Nearly 10 years ago I published a paper in the history of science journal Osiris titled Reducing the Future to Climate: A Story of Climate Determinism and Reductionism. It was a warning about viewing the future—and making decisions about the future—solely through the single lens of climate, in particular relying on predictions of climate futures emanating from models. I believe similar caution is needed when it comes to present decision-making about dealing with Covid-19. Good policy-making is rooted in wise human judgements, not in reading-off answers from a model. Achieving this requires taking into account many more considerations about the future than only those offered by models.
Models are valuable tools to assist our thinking. They are also alluring. They are created by some of the cleverest people and often rely on some of the most advanced monitoring or simulation technologies available to us. They appear to offer authoritative and quantified predictions of the future. This is as true for climate change as it is for a pandemic.
In recent weeks we have seen many arguments (for example, here, here and here) about the value and role of epidemiological models in shaping and guiding public health policy. These discussions often portray the issue of model choice as being a beauty contest (which model is the best), or a performance event (which modeller has the proven track record) or a power struggle (which modelling group has the ear of government).
Much more important than these questions however is the need to understand what a model is. Instead of being impressed by the style, performance or influence of the model, it is important to understand what is inside the ‘black-box’–or rather what is left out.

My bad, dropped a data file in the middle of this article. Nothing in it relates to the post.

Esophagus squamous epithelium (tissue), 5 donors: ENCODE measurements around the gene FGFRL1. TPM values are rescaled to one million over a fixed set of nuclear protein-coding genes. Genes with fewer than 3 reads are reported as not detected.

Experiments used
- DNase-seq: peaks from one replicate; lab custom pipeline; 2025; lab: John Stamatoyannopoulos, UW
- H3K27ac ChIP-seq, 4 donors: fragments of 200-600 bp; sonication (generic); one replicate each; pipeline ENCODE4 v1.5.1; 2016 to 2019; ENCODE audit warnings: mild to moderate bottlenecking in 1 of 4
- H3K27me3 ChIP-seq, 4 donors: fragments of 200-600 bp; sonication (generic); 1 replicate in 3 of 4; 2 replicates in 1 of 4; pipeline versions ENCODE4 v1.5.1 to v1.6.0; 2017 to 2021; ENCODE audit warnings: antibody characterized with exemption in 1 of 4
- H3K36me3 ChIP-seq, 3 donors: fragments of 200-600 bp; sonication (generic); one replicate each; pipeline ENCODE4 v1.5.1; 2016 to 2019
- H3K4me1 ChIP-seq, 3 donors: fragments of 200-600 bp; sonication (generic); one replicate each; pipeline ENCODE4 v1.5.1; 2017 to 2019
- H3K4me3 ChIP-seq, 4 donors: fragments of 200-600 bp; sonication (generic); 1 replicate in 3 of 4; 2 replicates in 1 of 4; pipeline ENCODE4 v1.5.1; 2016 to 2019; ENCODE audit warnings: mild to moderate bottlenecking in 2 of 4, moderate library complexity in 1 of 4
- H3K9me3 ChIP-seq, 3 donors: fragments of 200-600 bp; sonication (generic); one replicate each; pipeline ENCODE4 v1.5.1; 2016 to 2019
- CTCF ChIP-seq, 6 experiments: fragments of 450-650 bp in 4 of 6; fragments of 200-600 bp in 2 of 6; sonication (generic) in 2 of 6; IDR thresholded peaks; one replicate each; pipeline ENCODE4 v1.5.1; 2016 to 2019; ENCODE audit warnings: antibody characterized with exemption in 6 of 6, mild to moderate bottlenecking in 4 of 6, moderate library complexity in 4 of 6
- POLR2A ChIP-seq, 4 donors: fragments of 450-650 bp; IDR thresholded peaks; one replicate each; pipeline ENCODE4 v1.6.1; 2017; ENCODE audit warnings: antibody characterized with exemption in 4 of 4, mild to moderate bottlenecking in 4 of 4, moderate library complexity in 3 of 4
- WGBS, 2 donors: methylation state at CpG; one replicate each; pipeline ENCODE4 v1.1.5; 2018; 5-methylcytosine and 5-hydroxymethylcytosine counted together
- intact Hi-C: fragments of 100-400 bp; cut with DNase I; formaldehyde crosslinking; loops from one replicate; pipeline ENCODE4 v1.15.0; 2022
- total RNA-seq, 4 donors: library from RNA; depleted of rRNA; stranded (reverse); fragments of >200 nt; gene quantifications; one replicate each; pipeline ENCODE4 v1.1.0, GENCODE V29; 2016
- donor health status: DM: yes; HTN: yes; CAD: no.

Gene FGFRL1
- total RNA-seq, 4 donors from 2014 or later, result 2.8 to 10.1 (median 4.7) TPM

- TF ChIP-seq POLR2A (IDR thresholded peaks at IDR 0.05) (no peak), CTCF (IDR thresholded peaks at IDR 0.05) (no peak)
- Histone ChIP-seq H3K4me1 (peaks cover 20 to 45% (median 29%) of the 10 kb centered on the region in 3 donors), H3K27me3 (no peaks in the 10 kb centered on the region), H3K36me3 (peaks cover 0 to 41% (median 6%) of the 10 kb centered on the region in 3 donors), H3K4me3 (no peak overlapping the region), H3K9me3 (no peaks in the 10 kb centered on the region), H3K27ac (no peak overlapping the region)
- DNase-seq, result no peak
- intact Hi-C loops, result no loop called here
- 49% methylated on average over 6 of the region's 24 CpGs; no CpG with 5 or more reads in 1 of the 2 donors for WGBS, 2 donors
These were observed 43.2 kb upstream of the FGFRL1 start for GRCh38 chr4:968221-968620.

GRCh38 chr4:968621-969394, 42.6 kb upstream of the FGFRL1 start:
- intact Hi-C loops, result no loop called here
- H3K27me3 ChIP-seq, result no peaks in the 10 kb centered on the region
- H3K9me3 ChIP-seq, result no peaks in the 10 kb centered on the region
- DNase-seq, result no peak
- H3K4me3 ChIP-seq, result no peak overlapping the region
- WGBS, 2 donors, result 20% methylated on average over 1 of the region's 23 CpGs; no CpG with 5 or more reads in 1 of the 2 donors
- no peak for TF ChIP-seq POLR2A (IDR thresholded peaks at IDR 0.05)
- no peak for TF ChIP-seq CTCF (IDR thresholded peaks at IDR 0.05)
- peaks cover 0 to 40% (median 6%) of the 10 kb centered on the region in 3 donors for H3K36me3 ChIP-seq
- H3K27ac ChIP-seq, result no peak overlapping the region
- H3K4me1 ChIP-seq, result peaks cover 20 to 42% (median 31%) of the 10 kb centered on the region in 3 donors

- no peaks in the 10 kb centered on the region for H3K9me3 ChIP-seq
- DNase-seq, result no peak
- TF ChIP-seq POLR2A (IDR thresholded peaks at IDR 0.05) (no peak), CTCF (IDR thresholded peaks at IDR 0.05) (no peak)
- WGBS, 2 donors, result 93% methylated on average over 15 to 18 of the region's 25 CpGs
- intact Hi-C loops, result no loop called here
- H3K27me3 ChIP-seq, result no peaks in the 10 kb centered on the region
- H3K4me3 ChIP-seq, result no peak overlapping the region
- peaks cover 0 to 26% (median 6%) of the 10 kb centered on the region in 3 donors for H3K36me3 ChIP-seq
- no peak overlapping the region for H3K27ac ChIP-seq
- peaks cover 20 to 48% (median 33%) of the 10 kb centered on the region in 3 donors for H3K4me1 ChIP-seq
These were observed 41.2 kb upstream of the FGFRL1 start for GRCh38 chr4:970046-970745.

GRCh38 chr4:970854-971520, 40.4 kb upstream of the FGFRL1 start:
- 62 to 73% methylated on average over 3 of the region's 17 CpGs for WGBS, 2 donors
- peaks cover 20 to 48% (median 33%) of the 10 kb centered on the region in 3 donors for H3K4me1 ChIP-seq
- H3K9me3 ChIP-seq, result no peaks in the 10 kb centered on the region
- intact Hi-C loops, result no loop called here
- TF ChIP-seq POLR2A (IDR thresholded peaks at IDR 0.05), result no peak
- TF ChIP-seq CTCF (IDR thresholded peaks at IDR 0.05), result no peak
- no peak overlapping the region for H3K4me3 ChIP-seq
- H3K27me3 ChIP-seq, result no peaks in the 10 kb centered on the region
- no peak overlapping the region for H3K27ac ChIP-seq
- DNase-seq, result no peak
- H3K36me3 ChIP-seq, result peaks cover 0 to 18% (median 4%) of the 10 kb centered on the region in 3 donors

Models by definition are simplified representations of reality. They are designed with some goals in mind and not others. Some physical processes are simulated, others are not. Some simulated processes are guided by good data, others by expert assumptions or judgements. For all sorts of good reasons, many important processes that bear on the question at hand—how will the pandemic spread? how will the climate change?–are left out.
This means that model predictions of the future are always partial and conditional. They may offer precision, but rarely are they accurate. When a model’s prediction of ‘the future’ is over-weighted in decision-making, the future being managed has been reduced in dimensionality according to the design exclusions of the model in question. This was the argument of my 2011 Osiris article: climate model predictions of the future dangerously narrow our field of view–just because they are predictions of future climate and not predictions of ‘the future’.
And it is true now of epidemiological models of Covid-19. These models are partial and become dangerous if given too much weight in decision-making. As Devi Sridhar and Maimuna Majumder have recently argued in the British Medical Journal, “all models are limited by the assumptions they make” and they warn that epidemiological modelling results “should be taken as just one input among many, one piece of a large puzzle”.